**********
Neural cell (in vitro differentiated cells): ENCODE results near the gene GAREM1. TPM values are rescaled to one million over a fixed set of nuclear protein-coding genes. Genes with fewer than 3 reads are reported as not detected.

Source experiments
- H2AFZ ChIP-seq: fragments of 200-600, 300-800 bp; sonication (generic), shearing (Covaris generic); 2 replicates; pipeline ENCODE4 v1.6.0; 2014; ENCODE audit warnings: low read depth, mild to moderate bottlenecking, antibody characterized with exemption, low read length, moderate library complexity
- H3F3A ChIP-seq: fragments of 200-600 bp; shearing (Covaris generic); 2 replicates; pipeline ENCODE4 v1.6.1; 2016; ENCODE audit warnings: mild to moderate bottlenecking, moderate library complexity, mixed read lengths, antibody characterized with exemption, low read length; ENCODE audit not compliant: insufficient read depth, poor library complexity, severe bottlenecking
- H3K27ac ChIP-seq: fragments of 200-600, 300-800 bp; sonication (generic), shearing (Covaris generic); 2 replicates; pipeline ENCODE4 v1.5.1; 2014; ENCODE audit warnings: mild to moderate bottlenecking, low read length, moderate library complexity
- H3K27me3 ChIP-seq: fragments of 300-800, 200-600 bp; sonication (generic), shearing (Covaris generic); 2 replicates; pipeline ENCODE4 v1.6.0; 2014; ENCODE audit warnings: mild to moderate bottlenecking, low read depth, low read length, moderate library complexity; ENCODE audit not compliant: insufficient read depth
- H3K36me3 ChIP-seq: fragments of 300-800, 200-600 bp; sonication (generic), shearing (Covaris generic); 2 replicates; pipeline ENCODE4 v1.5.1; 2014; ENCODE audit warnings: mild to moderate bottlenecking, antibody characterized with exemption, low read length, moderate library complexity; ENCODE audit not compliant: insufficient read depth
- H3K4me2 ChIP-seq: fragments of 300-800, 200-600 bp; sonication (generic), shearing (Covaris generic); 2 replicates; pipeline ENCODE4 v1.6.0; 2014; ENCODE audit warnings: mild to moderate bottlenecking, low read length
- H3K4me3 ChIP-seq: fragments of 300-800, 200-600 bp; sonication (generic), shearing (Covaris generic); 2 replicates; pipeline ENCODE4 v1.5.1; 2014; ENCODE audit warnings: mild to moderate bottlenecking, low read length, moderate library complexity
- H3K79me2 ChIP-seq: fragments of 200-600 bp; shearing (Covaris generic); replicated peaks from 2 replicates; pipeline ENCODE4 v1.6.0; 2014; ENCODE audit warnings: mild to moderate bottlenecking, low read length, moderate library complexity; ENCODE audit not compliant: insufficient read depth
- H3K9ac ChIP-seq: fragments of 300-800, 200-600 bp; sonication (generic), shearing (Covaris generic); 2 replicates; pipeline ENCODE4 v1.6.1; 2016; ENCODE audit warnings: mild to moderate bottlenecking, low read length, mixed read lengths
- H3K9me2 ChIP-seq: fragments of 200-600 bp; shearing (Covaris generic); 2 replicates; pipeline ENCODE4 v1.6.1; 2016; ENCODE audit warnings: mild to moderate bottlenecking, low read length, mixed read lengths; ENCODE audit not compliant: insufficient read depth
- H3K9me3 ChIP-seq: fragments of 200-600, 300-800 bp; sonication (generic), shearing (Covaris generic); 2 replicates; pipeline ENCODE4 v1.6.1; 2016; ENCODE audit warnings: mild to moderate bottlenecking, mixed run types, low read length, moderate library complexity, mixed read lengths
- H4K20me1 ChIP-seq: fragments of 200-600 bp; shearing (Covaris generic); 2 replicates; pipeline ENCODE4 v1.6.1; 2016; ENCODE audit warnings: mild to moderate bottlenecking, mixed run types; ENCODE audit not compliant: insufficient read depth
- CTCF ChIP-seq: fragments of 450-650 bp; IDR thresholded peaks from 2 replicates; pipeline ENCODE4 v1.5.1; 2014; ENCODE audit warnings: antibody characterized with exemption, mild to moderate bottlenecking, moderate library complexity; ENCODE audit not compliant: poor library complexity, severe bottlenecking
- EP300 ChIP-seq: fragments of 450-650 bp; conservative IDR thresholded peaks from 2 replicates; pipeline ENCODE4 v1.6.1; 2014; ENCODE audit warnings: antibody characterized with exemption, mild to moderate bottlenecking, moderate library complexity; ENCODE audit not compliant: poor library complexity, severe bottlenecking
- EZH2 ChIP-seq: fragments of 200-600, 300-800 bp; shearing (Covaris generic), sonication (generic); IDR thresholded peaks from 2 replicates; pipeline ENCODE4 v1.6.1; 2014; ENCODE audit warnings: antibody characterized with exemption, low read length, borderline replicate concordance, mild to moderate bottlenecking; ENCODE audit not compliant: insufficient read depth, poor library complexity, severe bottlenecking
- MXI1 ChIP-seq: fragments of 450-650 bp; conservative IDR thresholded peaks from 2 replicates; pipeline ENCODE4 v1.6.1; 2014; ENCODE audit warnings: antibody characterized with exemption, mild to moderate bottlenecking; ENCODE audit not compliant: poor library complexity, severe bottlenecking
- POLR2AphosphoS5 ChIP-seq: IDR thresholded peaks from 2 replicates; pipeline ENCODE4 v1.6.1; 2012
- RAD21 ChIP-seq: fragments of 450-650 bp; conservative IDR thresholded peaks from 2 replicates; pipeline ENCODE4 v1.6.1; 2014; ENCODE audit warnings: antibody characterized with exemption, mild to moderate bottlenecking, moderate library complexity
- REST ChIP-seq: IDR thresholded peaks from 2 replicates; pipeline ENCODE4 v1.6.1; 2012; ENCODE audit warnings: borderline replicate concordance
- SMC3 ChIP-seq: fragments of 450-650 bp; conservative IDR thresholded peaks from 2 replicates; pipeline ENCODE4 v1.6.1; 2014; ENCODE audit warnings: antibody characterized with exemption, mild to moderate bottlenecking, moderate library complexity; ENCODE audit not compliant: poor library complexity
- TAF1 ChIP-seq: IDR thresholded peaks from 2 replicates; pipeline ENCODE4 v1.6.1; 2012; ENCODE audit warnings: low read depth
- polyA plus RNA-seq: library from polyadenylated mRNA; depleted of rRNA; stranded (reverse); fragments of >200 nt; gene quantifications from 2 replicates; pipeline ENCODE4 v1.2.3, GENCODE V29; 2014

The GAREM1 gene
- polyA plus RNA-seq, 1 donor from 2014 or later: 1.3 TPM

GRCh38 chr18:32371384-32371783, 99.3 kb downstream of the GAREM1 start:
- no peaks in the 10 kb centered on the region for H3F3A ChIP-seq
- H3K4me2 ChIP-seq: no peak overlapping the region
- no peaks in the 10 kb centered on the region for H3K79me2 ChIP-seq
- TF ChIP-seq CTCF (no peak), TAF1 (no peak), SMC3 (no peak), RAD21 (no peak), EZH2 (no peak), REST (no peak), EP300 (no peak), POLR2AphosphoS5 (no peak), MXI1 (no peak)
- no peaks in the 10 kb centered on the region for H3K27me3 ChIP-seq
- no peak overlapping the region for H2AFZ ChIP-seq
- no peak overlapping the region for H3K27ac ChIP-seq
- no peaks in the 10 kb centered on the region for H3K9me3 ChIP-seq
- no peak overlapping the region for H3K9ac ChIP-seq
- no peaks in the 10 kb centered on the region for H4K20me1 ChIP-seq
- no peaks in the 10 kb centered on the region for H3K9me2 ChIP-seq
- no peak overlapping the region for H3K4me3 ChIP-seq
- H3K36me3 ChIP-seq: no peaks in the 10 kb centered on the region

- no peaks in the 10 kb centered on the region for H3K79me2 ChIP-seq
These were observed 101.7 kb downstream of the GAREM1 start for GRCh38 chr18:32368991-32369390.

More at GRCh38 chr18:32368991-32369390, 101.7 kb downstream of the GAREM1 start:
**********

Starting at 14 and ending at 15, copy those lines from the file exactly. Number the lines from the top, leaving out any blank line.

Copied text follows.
- H4K20me1 ChIP-seq: fragments of 200-600 bp; shearing (Covaris generic); 2 replicates; pipeline ENCODE4 v1.6.1; 2016; ENCODE audit warnings: mild to moderate bottlenecking, mixed run types; ENCODE audit not compliant: insufficient read depth
- CTCF ChIP-seq: fragments of 450-650 bp; IDR thresholded peaks from 2 replicates; pipeline ENCODE4 v1.5.1; 2014; ENCODE audit warnings: antibody characterized with exemption, mild to moderate bottlenecking, moderate library complexity; ENCODE audit not compliant: poor library complexity, severe bottlenecking